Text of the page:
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Pachner and Diehl lie in a field.
Valerie Pachner and August Diehl in A Hidden Life.
Mister Smith Entertainment

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The legendary Terrence Malick returns with a film that confronts the Nazi Party

August Diehl and Valerie Pachner star in the historical drama A Hidden Life

No matter what you may think of Terrence Malick — his last three films, To the Wonder, Knight of Cups, and Song to Song, received mixed reactions — there’s no denying that the director works in one mode: big. Even when focused on the microscopic nuances of relationships and nature, the Tree of Life director is exploring the expanse of life.

Malick’s new film, A Hidden Life, tells the WWII-era story of real-life Austrian conscientious objector Franz Jägerstätter (played by Inglourious Basterds’ August Diehl), and is filled with the kind of gorgeous imagery the director is known for. Hand in hand with cinematographer Jörg Widmer, Malick seems to have an uncanny control over light, sending sunbeams flooding across green grass and bumpy skin in shots that are so warm you can almost feel them. The images fill the screen, and while they’re not slow, they’re deliberate, asking for the eye to wander and take everything in.

A Hidden Life is a more linear film than some of Malick’s other work, without any real cosmic musing (except on the nature of doing what is right) and without much jumping through time. Franz and his wife Fani (Valerie Pachner) lead idyllic lives as farmers in Radegund. When Franz is conscripted into military duty, however, he refuses to take the Hitler Oath and fight for Nazi Germany. The decision lands him in prison.

Franz (August Diehl) and Fani (Valerie Pachner) in the fields of Radegund.
Franz (Diehl) and Fani (Pachner) in the fields of Radegund.
Mister Smith Entertainment

For anyone unfamiliar with Jägerstätter’s story, I won’t spoil the ending, but there are only so many sources of recourse for a man imprisoned, and A Hidden Life isn’t propelled along by action so much as it crystallizes like amber. The film is almost a tone poem, focusing on conveying Franz and Fani’s emotions as they experience an event that barely registered during the war but is life-altering for them. Franz has an out, so long as he swears fealty to the Nazi Party, as everyone else in Radegund has done, but he must do what he feels is right.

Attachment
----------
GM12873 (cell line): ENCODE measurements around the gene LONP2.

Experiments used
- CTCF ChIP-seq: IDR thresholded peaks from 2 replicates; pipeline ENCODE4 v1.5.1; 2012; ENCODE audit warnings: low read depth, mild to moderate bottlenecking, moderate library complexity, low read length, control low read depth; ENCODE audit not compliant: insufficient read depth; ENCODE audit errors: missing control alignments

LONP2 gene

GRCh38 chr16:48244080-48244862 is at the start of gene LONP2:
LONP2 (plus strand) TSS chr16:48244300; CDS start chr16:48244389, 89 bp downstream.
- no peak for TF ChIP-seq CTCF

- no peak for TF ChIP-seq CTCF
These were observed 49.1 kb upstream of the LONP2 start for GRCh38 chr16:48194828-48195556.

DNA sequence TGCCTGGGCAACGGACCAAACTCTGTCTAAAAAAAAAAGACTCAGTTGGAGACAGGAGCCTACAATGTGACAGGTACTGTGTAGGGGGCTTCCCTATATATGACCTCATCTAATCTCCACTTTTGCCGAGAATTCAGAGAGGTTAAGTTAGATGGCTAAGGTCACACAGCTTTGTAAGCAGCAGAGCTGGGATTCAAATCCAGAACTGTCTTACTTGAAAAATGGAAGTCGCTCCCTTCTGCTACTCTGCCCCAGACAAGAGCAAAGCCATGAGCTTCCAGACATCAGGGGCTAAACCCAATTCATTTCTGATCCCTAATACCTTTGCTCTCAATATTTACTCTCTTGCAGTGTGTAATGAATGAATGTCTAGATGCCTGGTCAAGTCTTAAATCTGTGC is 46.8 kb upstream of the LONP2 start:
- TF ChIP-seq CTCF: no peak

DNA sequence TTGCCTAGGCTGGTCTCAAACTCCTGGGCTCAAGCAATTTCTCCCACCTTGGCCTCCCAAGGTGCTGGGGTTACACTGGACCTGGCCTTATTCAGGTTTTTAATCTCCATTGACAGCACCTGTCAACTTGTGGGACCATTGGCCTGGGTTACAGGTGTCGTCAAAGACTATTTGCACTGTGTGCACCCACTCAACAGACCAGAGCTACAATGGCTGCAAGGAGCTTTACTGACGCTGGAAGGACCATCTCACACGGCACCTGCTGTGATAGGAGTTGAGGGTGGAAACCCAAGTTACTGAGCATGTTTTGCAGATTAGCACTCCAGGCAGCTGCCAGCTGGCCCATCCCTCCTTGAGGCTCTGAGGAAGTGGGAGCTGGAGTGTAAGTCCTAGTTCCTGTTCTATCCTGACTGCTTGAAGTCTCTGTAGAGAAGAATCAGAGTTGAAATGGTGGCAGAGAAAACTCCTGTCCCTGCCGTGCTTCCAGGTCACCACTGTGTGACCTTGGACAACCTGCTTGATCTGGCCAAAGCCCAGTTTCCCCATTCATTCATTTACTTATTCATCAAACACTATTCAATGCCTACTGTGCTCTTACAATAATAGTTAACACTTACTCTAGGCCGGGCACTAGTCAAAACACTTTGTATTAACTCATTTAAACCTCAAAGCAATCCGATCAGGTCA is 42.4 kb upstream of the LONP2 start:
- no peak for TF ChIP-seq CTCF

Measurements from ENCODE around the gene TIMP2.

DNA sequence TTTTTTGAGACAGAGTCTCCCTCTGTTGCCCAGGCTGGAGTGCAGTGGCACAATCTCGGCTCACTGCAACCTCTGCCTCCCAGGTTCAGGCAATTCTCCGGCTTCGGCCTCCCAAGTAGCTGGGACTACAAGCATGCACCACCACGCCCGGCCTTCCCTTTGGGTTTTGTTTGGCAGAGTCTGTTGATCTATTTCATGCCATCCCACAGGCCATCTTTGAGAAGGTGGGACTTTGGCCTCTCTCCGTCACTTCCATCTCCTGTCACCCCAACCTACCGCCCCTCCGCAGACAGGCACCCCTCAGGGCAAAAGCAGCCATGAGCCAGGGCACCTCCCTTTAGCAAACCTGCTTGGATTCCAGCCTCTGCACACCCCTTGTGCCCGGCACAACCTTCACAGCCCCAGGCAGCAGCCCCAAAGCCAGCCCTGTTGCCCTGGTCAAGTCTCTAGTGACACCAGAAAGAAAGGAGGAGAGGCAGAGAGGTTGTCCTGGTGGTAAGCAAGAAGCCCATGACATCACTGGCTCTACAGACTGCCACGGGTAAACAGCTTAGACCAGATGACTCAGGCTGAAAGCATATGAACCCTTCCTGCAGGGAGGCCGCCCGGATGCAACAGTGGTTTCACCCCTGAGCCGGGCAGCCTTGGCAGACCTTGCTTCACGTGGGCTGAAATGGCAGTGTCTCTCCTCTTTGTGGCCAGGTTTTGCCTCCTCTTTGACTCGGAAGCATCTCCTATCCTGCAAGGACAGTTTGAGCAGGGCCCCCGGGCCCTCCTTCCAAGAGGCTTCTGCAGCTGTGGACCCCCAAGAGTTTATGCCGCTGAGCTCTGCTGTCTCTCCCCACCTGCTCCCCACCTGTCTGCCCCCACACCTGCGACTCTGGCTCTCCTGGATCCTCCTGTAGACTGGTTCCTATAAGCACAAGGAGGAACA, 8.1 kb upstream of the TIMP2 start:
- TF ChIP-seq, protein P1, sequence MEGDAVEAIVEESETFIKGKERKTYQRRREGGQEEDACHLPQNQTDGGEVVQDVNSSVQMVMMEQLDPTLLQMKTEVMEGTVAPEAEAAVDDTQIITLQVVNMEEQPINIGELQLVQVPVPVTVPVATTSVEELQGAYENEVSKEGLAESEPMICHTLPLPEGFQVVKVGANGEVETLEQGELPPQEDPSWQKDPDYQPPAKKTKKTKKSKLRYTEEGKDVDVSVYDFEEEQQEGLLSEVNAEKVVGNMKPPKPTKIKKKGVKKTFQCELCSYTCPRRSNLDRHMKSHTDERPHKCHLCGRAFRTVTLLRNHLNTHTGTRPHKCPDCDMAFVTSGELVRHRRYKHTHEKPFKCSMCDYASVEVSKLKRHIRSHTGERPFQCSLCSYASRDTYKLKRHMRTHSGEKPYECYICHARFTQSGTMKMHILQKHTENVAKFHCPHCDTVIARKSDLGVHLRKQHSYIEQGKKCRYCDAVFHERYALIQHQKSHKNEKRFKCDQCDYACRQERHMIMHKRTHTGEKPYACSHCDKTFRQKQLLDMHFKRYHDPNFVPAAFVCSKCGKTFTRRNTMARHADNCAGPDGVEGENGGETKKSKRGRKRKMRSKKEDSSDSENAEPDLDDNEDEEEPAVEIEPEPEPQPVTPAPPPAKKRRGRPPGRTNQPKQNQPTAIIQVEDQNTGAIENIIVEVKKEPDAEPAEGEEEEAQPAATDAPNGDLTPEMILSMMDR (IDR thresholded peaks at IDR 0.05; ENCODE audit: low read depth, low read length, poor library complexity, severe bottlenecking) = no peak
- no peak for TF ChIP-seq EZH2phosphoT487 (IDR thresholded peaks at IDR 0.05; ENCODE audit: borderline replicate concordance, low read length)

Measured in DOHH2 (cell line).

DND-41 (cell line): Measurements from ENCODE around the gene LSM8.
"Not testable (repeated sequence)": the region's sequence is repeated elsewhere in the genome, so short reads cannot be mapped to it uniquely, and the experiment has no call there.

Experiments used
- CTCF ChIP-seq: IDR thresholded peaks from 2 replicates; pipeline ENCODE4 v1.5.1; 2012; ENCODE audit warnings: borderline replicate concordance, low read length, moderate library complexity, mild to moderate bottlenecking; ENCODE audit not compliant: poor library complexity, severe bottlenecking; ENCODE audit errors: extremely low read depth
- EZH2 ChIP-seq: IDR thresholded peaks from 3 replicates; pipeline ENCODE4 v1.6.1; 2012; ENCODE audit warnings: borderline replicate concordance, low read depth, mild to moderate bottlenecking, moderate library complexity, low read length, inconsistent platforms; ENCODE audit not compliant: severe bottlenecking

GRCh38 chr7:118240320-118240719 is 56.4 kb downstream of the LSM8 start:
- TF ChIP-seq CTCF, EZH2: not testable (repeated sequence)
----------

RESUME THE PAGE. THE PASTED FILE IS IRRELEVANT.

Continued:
The straightforward nature of the story also means that Malick is largely wearing his heart on his sleeve. There’s little subtext to A Hidden Life, and to that end, Franz’s soul-searching can feel somewhat shallow despite how uncharacteristically topical the subject matter is. It doesn’t help that most of the emotional arc is left to Franz despite the fact that he has about as much screen time as Fani, whose sense of conflict is arguably more compelling.

Fani (Pachner) in a moment of prayer.
Fani (Pachner) in a moment of prayer.
Mister Smith Entertainment

Sequences in which we see Fani’s gradual ostracizing from her community due to her husband’s beliefs are the most fraught in the movie, particularly as unfamiliar men wander onto her property and other citizens of Radegund go out of their way to express their contempt for her. None of that makes it into the letters she sends Franz, even as she cares for their three children and their entire farm with no help from anyone except her sister. The path to her understanding his motives for making his and her lives actively more difficult remains an unexplored one. It’s fortunate, as such, that Pachner and Diehl are such compelling screen presences, particularly Diehl, whose alpine forehead is a broad canvas demanding Malick’s patented fisheye lenses.

The title, A Hidden Life (renamed from Radegund), comes from a quote by George Eliot, which serves as the movie’s final card:

“For the growing good of the world is partly dependent on unhistoric acts; and that things are not so ill with you and me as they might have been is half owing to the number who lived faithfully a hidden life, and rest in unvisited tombs.”

Franz’s resistance was on a small scale. Throughout the film, characters ask him what he thinks he’s accomplishing through his commitment to his principles; others will take his place, they say, and nobody will ever remember him. Broadly speaking, their logic isn’t wrong, which makes it all the more incredible that he’s being immortalized — and by Terrence Malick, no less.

A Hidden Life vindicates Malick’s passionate fanbase, who swear he never lost his mojo, and should relieve those who don’t care for his recent work. But in case there was ever any doubt, let’s state it for the record: Terrence Malick is great, and has always been.

Fox Searchlight has picked up A Hidden Life for an undated U.S. release.